LONDON: The continuing rise of social networks and a "Googopoly" over information distribution are among the main trends currently reshaping the digital universe, a study has argued.

The GlobalWebIndex surveyed between 2,250 and 6,000 web users in each of 27 countries, and found that 59% updated their social network profile at least once a month, increasing from 36% in 2009.

Looking to microblogging, the comparative ratings improved from 13% to 24% in the same period. In contrast, the number of people making regular contributions to forums fell by six percentage points to 38%. Writing blogs remained flat on 27%.

The uptake of interactive activities like using social networks, microblogs, blogging, photo-sharing and uploading video peaked at 84% in China, versus 64% in the UK, 60% in the US and 52% in Germany.

A 59% share of participants had visited a corporate website in the month prior to the poll and 24% had accessed a brand page on a social network. This latter total hit 50% in Indonesia and the Philippines.

Just 13% of interviewees had opted to "follow" a brand on a microblog. An even more modest 9% had retweeted a post from a brand on sites such as Twitter.

A 63% majority of people that had signed up as brand "fans" on social media wanted discounts, 48% did so for customer services reasons and 31% hoped to receive personalised purchase recommendations.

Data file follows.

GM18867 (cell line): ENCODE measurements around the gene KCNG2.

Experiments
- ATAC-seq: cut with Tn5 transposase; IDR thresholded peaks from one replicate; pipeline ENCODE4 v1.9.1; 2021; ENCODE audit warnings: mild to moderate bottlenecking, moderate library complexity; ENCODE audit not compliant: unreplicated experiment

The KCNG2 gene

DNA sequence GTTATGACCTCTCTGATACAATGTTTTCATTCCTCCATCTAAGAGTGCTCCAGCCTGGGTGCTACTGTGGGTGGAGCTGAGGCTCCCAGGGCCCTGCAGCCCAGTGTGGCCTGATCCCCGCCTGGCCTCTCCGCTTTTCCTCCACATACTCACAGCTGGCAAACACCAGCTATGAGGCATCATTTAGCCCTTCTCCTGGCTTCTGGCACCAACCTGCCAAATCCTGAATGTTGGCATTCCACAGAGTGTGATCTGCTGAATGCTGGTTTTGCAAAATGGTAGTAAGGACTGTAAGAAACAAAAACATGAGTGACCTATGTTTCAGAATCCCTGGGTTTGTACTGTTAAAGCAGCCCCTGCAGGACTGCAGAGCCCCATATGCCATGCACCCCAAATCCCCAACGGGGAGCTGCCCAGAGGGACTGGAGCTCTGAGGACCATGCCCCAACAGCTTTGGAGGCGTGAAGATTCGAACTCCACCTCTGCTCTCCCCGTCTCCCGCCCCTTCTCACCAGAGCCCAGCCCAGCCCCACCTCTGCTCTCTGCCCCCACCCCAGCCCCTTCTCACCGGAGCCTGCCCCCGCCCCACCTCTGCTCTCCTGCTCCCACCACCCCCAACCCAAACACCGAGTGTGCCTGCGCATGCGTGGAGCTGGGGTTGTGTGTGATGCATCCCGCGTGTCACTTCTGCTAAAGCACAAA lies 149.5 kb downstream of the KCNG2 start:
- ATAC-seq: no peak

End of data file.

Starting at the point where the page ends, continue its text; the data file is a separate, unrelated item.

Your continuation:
Elsewhere, 59% of the panel had bought something via the web during the month before the survey – climbing to 78% in South Korea and 72% in Germany and the UK – and 53% had reviewed a product online.

The study also suggested a "Googopoly" is emerging, as 85% of netizens utilise Google's search engine, handsets powered by the firm's Android operating system hold 33% of the smartphone market and Google+ is used by 22% of social networkers.

"Never before has one company controlled the distribution of so much information," the study said.

More broadly, some 90% of Americans watched TV for at least an hour per day, falling to 65% in China. However, whereas 27% of US consumers streamed on-demand TV on the web, that amount rose to 53% in China.

Similarly, 40% of the Chinese sample had enjoyed live broadcast material on the web, coming in at 10% in the US. These figures reached 26% and 3% in turn while discussing playing live TV on a mobile.

Overall, the analysis estimated that 662m worldwide logged on to the web through a PC, standing at 255m for mobile phones and 51m for tablets.

Data sourced from the GlobalWebIndex; additional content by Warc staff